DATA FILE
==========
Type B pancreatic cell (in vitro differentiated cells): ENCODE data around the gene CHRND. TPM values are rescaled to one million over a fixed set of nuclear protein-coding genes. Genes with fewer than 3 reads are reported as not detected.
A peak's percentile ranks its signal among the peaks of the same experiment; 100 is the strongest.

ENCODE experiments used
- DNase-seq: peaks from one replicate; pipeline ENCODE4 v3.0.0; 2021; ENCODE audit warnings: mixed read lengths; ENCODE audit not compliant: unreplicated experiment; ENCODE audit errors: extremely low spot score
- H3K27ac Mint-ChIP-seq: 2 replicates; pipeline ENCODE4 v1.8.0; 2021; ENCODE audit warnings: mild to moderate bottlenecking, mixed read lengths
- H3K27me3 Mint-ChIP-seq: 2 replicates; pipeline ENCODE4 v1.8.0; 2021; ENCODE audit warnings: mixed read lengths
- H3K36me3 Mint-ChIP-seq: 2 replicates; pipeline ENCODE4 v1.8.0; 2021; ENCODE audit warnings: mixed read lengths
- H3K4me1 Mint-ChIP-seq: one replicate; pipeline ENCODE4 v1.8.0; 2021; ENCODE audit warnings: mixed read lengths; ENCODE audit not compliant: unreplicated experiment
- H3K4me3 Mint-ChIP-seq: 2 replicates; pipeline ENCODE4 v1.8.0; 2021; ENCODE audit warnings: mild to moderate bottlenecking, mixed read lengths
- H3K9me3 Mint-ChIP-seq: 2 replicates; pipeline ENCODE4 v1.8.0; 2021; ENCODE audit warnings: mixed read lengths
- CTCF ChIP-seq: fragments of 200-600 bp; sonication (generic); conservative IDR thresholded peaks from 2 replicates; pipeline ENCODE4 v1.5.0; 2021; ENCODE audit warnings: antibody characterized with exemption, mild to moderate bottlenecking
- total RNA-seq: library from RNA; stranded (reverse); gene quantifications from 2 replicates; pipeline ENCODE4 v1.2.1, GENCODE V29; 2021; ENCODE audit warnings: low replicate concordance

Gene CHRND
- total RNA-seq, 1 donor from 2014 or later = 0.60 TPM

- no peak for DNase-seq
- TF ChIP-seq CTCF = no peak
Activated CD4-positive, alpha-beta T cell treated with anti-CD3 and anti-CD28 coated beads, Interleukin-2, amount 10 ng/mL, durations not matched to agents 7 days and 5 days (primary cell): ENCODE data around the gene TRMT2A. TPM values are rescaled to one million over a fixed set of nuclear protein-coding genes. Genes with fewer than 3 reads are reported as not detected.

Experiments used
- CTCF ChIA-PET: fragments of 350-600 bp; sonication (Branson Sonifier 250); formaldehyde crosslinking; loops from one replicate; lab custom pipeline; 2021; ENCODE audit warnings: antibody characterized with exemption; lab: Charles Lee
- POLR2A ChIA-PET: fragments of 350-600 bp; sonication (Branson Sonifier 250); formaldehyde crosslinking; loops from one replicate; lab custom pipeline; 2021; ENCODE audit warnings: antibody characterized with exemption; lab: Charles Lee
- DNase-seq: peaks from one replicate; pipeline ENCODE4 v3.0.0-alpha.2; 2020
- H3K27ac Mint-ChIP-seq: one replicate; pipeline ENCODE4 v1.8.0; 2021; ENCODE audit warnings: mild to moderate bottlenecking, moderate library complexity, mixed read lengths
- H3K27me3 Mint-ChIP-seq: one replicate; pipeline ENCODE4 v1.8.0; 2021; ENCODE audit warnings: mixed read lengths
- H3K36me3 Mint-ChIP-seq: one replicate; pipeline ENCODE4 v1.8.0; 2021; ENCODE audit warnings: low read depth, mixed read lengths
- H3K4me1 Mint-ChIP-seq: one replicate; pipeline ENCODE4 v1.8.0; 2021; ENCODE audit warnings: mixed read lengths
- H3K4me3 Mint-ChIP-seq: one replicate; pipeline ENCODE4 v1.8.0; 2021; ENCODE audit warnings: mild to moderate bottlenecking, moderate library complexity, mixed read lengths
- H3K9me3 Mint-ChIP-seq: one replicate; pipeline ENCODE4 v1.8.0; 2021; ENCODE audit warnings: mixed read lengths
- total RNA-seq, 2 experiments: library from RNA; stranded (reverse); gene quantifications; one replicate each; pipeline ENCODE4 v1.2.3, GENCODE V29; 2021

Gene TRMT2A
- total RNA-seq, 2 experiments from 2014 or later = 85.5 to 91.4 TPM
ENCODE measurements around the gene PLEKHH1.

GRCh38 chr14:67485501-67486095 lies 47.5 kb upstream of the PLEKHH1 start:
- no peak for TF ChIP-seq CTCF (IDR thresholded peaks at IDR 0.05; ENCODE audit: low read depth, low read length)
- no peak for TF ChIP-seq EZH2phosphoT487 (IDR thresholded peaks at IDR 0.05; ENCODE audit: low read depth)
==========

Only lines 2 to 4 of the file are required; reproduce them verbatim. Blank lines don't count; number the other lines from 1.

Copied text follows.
A peak's percentile ranks its signal among the peaks of the same experiment; 100 is the strongest.

ENCODE experiments used
- DNase-seq: peaks from one replicate; pipeline ENCODE4 v3.0.0; 2021; ENCODE audit warnings: mixed read lengths; ENCODE audit not compliant: unreplicated experiment; ENCODE audit errors: extremely low spot score